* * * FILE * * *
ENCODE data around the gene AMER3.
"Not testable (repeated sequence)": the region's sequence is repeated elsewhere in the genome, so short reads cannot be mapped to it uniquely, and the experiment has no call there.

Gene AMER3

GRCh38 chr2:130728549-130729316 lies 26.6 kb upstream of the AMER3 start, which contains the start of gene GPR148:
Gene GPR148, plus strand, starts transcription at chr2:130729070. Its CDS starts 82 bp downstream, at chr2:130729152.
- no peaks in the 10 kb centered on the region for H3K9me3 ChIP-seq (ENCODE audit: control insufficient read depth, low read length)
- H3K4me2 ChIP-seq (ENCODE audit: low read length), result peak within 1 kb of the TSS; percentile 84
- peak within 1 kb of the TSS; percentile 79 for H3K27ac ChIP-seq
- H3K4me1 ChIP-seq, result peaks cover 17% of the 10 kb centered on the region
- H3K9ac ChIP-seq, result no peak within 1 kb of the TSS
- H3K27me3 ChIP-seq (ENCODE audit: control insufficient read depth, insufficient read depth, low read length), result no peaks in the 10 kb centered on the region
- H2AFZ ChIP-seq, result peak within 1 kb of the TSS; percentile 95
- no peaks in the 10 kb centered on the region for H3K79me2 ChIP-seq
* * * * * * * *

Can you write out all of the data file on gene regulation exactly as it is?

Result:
ENCODE data around the gene AMER3.
"Not testable (repeated sequence)": the region's sequence is repeated elsewhere in the genome, so short reads cannot be mapped to it uniquely, and the experiment has no call there.

Gene AMER3

GRCh38 chr2:130728549-130729316 lies 26.6 kb upstream of the AMER3 start, which contains the start of gene GPR148:
Gene GPR148, plus strand, starts transcription at chr2:130729070. Its CDS starts 82 bp downstream, at chr2:130729152.
- no peaks in the 10 kb centered on the region for H3K9me3 ChIP-seq (ENCODE audit: control insufficient read depth, low read length)
- H3K4me2 ChIP-seq (ENCODE audit: low read length), result peak within 1 kb of the TSS; percentile 84
- peak within 1 kb of the TSS; percentile 79 for H3K27ac ChIP-seq
- H3K4me1 ChIP-seq, result peaks cover 17% of the 10 kb centered on the region
- H3K9ac ChIP-seq, result no peak within 1 kb of the TSS
- H3K27me3 ChIP-seq (ENCODE audit: control insufficient read depth, insufficient read depth, low read length), result no peaks in the 10 kb centered on the region
- H2AFZ ChIP-seq, result peak within 1 kb of the TSS; percentile 95
- no peaks in the 10 kb centered on the region for H3K79me2 ChIP-seq